Wal-Mart strikes again.

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  • foszoe

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    Certainly your choice. I won't give a bit. Even when I bought a laptop back in electronics and the cashier forgot to take the security band off...
    Used to be that belligerent about it myself.

    Then one day I got home and realized there was an item I hadn't paid for.
     

    OurDee

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    Used to be that belligerent about it myself.

    Then one day I got home and realized there was an item I hadn't paid for.
    Back in the day........... I made it out of a store with the little stick-on security tag not deactivated. The door sirens were wailing. It was on a cold medicine pack. The only item I was buying as I was sicker than a dog. Most likely why they didn't chase me down. I went back to the store days later with the security tag and glued it under the child seat on one of their carts in the parking lot. Then put it in the cart corral.
     

    Cameramonkey

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    I stop frequently at the Beech Grove walmart. They are one of the stores that demands a receipt check. If its not a large expensive item like a bike or a big screen tv, they get the *holds receipt up in the air* "no thank you. Have a blessed day!" (repeat as required as I continue to walk out the door)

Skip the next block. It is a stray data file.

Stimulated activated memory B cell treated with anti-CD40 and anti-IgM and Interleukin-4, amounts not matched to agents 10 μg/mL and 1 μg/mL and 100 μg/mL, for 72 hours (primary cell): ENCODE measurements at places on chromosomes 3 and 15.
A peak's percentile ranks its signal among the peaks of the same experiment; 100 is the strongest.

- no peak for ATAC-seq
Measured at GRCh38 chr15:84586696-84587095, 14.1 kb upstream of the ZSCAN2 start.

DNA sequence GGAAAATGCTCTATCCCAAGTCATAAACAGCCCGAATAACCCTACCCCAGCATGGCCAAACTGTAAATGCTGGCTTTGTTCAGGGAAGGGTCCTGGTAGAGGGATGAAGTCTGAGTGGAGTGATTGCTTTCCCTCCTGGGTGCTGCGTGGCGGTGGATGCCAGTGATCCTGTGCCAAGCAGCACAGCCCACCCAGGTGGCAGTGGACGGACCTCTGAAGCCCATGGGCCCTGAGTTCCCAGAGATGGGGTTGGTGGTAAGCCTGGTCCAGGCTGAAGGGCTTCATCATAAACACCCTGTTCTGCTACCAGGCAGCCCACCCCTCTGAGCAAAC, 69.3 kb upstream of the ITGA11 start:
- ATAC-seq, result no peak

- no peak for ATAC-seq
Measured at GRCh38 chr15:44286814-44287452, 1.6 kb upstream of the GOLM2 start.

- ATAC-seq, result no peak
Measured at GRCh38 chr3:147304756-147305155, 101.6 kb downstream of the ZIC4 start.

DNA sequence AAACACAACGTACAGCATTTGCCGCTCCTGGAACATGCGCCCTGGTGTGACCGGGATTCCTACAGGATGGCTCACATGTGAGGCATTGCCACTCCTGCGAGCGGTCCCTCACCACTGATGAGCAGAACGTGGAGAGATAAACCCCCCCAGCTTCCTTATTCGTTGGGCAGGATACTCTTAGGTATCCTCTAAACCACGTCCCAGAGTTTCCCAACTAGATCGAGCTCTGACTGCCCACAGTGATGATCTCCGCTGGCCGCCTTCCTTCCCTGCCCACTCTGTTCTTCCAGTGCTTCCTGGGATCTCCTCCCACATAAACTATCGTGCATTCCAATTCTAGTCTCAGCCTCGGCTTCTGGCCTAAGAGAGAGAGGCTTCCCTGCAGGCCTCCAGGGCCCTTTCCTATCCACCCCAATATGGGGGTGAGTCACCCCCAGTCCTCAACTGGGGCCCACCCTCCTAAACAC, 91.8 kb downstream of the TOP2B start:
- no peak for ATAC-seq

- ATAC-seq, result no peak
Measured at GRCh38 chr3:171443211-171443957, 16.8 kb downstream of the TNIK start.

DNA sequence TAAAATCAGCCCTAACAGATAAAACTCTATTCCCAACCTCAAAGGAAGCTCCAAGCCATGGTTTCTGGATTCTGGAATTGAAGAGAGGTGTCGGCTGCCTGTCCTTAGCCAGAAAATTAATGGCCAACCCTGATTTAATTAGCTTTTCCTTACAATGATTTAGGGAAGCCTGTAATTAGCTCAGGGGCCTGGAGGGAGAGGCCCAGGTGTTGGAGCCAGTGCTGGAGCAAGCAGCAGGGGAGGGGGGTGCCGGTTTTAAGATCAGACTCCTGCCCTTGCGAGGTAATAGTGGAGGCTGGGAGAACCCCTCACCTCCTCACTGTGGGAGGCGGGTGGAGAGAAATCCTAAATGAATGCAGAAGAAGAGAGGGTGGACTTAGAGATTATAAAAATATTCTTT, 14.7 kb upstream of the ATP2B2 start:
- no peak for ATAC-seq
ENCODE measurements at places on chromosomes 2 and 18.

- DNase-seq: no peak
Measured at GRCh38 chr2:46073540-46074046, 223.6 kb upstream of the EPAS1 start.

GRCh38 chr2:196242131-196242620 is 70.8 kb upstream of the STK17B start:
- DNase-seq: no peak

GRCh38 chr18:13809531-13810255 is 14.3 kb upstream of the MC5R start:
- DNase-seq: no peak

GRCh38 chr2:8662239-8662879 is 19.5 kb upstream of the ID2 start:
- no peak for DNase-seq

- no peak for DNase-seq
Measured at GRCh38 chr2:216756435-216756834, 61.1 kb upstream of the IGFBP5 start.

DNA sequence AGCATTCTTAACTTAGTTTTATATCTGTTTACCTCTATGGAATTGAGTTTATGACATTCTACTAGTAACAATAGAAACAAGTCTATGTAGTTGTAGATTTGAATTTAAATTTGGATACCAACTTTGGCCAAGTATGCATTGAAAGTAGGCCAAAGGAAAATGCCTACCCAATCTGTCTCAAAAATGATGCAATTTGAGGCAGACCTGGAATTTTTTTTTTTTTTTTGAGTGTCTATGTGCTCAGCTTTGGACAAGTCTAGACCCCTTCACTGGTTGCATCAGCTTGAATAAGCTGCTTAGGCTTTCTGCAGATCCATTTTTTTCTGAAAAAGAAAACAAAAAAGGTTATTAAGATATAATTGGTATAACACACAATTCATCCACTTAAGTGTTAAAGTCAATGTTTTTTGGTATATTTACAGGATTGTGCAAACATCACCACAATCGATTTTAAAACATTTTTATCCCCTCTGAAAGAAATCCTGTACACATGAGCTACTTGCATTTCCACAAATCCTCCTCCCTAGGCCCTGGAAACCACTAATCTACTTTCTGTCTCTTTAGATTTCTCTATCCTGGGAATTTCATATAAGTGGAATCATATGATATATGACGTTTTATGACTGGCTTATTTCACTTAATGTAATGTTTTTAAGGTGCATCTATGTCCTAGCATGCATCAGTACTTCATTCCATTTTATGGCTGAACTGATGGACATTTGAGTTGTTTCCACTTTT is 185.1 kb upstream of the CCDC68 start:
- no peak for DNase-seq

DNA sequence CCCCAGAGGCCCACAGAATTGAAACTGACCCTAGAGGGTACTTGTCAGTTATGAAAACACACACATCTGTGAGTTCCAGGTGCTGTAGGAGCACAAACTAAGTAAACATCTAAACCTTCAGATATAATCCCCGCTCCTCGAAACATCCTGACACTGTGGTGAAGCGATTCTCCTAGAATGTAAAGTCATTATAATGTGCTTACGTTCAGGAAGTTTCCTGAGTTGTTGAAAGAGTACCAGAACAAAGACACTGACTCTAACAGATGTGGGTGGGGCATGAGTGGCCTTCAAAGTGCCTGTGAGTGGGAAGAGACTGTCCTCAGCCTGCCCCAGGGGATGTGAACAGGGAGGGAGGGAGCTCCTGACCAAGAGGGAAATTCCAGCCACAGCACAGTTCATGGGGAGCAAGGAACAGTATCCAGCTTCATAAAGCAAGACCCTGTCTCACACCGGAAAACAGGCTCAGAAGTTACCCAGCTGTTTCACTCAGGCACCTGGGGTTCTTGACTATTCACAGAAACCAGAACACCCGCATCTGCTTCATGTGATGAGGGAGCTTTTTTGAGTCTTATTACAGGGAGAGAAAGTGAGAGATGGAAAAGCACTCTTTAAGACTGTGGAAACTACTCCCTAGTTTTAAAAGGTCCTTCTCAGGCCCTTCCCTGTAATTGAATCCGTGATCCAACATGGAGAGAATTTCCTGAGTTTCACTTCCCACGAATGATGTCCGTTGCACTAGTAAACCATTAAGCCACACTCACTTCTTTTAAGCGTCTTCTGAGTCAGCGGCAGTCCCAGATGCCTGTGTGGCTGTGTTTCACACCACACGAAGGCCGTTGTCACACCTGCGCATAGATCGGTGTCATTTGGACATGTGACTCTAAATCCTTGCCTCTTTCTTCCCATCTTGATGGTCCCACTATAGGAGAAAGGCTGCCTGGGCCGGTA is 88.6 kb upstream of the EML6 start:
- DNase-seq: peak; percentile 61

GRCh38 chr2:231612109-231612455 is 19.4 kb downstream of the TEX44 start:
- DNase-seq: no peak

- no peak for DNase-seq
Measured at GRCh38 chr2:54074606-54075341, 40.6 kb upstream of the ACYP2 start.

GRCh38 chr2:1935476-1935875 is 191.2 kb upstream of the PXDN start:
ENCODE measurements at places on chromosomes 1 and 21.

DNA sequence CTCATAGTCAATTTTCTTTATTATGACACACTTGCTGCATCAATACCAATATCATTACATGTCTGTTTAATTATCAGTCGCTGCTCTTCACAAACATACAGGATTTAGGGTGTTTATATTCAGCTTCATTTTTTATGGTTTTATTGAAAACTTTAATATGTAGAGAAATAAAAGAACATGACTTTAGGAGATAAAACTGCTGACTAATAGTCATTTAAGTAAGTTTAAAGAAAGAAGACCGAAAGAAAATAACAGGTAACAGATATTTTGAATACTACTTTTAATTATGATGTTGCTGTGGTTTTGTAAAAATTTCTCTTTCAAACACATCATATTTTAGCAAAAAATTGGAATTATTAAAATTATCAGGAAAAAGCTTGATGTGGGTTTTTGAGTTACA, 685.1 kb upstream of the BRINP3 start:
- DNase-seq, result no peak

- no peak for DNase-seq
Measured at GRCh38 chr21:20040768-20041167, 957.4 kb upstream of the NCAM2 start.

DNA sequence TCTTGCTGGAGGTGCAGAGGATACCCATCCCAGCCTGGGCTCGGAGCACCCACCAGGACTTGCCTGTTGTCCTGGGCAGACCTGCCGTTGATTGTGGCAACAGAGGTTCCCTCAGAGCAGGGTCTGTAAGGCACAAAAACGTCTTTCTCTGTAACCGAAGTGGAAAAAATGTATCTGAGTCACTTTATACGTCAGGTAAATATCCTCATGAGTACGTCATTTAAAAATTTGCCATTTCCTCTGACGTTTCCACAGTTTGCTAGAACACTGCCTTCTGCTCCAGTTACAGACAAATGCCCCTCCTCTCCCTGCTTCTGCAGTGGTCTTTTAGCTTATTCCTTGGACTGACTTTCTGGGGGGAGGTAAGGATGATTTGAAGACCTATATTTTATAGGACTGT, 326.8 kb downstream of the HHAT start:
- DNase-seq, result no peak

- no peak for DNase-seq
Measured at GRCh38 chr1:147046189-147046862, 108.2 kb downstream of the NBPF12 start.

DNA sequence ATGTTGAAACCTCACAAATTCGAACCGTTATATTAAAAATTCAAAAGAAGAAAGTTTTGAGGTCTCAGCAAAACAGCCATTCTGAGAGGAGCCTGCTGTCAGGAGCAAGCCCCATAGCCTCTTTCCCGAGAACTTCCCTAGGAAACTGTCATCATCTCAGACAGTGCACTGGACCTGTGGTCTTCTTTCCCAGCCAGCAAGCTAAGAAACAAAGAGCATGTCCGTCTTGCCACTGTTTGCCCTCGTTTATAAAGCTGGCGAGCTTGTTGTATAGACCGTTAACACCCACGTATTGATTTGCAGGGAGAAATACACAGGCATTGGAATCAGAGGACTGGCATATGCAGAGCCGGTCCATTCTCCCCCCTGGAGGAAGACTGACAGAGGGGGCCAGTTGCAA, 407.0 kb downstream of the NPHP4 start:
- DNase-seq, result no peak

chipbennett

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    How does the store deal with a refusal to be detained? If I have no legal obligation to show a receipt, I'm not stopping.

    The problem that I have with this decision is that the ruling indicated that the stores could lawfully detain people if they have RAS that such people had shoplifted - but apparently doesn't require the store to articulate that RAS, but rather merely state the suspicion.

    You want to call the police? Fine. You want to trespass me? Sure; that's within your right.

    But you're not detaining me, because I'm not staying. "You can't leave!" "Watch me."
     

    HoughMade

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    It's an unpublished decision meaning that it doesn't have precedential value. I surmise that this is because the plaintiff was purposefully making it look like he was shoplifting even though he was not, simply to create a case against WalMart. The decision above isn't very useful in determining what would happen if they tried to detain a guy just going about things normally.
     
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    Alamo

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    Walmart's house, Walmart’s rules. Don’t want to show receipt, don’t shop there. Feel insulted? Don’t shop there. But knowing the rules, and then going in and deliberately creating a scene seems… churlish at best.

    I shop at Walmart as little as possible, but not because of the receipt. I do not like the crowds, the self-checkout, nor the parking lot. The receipt checking is way down the list. So I shop at the more expensive, smaller, and more convenient grocery store in town and order from Amazon.
     
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    Hoosierdood

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    I haven’t been in a Walmart for at least 5 years so I’m a little ignorant of their rules. Have they implemented a policy of checking all receipts like Sam’s club?